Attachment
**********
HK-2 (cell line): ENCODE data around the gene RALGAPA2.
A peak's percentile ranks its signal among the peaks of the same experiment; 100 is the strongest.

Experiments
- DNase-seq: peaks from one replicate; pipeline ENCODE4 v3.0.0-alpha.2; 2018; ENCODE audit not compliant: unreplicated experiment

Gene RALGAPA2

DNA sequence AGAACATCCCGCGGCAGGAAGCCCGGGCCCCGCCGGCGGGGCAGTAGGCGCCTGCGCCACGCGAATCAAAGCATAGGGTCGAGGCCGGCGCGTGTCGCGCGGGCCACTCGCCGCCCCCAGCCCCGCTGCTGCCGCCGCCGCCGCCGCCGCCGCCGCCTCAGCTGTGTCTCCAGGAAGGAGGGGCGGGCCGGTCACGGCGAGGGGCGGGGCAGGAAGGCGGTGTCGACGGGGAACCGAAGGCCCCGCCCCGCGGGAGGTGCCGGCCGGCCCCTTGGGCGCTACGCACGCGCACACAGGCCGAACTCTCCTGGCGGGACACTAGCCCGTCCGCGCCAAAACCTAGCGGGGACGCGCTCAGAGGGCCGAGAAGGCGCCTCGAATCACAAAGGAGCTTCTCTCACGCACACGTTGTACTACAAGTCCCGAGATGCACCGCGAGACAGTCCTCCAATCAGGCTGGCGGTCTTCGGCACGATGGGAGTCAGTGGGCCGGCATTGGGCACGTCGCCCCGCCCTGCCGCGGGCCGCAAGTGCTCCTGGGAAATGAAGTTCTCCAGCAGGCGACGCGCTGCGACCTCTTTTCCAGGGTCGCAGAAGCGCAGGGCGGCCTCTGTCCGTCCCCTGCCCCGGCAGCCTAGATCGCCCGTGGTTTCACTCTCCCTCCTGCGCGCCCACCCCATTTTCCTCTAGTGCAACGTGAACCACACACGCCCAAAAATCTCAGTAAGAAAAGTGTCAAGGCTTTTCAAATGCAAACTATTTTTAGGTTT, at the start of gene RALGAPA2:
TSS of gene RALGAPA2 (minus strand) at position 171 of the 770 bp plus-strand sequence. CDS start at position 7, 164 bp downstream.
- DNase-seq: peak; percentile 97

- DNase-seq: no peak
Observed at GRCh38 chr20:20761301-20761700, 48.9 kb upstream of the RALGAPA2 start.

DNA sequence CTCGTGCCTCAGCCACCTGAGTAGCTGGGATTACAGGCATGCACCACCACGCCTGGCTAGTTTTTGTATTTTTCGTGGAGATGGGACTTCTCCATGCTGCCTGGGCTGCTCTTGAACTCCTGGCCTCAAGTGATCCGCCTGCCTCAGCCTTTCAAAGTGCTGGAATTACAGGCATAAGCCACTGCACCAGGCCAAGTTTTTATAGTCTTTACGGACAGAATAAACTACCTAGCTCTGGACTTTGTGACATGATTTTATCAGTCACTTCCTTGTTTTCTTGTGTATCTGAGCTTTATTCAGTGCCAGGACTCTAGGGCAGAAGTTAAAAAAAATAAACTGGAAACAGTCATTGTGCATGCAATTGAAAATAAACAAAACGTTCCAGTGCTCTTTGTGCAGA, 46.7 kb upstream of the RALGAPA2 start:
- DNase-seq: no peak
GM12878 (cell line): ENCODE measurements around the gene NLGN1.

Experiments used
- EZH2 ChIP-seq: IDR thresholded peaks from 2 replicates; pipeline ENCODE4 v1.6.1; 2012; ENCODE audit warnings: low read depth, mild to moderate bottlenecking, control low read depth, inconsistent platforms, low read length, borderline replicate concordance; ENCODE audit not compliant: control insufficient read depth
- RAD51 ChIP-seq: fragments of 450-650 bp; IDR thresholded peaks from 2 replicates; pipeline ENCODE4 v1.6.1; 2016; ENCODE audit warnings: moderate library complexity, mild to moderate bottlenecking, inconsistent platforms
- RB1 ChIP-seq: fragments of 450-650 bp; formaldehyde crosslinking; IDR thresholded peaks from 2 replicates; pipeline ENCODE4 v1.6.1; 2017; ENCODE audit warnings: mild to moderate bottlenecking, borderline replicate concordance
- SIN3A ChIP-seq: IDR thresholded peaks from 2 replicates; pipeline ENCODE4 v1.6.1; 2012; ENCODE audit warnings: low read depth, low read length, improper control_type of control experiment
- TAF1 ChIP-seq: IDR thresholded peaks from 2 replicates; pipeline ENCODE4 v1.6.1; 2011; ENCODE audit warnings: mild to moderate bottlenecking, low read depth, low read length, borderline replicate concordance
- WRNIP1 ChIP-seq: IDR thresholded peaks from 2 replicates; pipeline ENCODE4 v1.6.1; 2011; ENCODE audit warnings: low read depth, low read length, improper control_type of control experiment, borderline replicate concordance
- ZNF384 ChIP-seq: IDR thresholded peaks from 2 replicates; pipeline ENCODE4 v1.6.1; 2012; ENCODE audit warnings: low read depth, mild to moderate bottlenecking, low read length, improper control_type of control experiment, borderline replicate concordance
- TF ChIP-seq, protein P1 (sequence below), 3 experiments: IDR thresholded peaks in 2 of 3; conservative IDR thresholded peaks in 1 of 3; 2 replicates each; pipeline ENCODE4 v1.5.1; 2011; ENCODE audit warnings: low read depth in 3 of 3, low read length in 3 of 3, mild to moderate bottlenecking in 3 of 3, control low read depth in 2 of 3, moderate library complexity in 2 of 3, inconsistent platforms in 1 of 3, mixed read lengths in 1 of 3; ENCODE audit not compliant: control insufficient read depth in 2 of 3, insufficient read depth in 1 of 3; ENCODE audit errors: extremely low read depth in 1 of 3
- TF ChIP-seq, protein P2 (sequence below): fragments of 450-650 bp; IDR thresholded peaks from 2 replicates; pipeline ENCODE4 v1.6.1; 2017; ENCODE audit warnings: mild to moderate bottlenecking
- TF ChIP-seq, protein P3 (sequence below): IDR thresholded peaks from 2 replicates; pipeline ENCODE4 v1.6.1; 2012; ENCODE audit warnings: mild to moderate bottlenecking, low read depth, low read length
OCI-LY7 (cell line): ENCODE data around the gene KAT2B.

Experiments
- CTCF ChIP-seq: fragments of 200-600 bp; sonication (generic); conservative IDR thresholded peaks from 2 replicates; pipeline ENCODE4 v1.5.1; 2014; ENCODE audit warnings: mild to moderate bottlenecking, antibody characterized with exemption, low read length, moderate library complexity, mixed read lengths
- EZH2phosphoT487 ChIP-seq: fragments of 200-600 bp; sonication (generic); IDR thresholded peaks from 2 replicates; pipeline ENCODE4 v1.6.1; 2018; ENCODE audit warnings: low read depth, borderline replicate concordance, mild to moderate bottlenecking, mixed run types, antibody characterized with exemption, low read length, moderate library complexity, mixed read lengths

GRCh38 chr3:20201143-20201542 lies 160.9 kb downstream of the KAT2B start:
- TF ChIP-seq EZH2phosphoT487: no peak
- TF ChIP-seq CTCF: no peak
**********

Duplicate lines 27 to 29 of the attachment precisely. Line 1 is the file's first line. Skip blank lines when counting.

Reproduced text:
- CTCF ChIP-seq: fragments of 200-600 bp; sonication (generic); conservative IDR thresholded peaks from 2 replicates; pipeline ENCODE4 v1.5.1; 2014; ENCODE audit warnings: mild to moderate bottlenecking, antibody characterized with exemption, low read length, moderate library complexity, mixed read lengths
- EZH2phosphoT487 ChIP-seq: fragments of 200-600 bp; sonication (generic); IDR thresholded peaks from 2 replicates; pipeline ENCODE4 v1.6.1; 2018; ENCODE audit warnings: low read depth, borderline replicate concordance, mild to moderate bottlenecking, mixed run types, antibody characterized with exemption, low read length, moderate library complexity, mixed read lengths

GRCh38 chr3:20201143-20201542 lies 160.9 kb downstream of the KAT2B start: